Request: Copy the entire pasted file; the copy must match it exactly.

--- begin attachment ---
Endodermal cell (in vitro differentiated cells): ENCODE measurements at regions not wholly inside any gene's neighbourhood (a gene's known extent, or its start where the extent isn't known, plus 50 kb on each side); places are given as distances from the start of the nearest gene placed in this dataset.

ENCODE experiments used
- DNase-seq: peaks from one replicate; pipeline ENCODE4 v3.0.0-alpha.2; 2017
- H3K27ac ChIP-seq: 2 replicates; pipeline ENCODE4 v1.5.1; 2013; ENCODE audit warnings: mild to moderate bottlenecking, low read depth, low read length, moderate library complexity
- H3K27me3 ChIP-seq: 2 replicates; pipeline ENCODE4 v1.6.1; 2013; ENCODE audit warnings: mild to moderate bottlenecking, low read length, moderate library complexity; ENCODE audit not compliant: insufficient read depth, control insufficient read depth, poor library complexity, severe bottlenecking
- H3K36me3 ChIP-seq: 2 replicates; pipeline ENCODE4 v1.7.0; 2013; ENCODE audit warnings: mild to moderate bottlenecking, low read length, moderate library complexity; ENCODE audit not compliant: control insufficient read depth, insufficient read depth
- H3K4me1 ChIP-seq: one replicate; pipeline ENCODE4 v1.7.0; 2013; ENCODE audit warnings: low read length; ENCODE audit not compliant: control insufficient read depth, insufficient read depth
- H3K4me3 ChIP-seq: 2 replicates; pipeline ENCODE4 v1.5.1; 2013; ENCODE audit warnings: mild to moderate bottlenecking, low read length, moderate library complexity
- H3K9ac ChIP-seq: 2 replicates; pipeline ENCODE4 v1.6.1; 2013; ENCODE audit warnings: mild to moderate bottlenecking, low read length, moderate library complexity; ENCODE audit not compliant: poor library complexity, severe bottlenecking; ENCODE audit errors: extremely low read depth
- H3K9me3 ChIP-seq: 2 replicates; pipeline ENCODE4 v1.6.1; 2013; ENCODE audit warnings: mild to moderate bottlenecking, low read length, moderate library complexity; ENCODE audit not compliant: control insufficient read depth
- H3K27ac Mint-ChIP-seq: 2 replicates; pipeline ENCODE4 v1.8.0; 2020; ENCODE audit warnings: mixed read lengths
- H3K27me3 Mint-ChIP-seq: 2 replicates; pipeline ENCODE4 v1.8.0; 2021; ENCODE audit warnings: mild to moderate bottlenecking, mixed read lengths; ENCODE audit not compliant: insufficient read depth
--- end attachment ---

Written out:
Endodermal cell (in vitro differentiated cells): ENCODE measurements at regions not wholly inside any gene's neighbourhood (a gene's known extent, or its start where the extent isn't known, plus 50 kb on each side); places are given as distances from the start of the nearest gene placed in this dataset.

ENCODE experiments used
- DNase-seq: peaks from one replicate; pipeline ENCODE4 v3.0.0-alpha.2; 2017
- H3K27ac ChIP-seq: 2 replicates; pipeline ENCODE4 v1.5.1; 2013; ENCODE audit warnings: mild to moderate bottlenecking, low read depth, low read length, moderate library complexity
- H3K27me3 ChIP-seq: 2 replicates; pipeline ENCODE4 v1.6.1; 2013; ENCODE audit warnings: mild to moderate bottlenecking, low read length, moderate library complexity; ENCODE audit not compliant: insufficient read depth, control insufficient read depth, poor library complexity, severe bottlenecking
- H3K36me3 ChIP-seq: 2 replicates; pipeline ENCODE4 v1.7.0; 2013; ENCODE audit warnings: mild to moderate bottlenecking, low read length, moderate library complexity; ENCODE audit not compliant: control insufficient read depth, insufficient read depth
- H3K4me1 ChIP-seq: one replicate; pipeline ENCODE4 v1.7.0; 2013; ENCODE audit warnings: low read length; ENCODE audit not compliant: control insufficient read depth, insufficient read depth
- H3K4me3 ChIP-seq: 2 replicates; pipeline ENCODE4 v1.5.1; 2013; ENCODE audit warnings: mild to moderate bottlenecking, low read length, moderate library complexity
- H3K9ac ChIP-seq: 2 replicates; pipeline ENCODE4 v1.6.1; 2013; ENCODE audit warnings: mild to moderate bottlenecking, low read length, moderate library complexity; ENCODE audit not compliant: poor library complexity, severe bottlenecking; ENCODE audit errors: extremely low read depth
- H3K9me3 ChIP-seq: 2 replicates; pipeline ENCODE4 v1.6.1; 2013; ENCODE audit warnings: mild to moderate bottlenecking, low read length, moderate library complexity; ENCODE audit not compliant: control insufficient read depth
- H3K27ac Mint-ChIP-seq: 2 replicates; pipeline ENCODE4 v1.8.0; 2020; ENCODE audit warnings: mixed read lengths
- H3K27me3 Mint-ChIP-seq: 2 replicates; pipeline ENCODE4 v1.8.0; 2021; ENCODE audit warnings: mild to moderate bottlenecking, mixed read lengths; ENCODE audit not compliant: insufficient read depth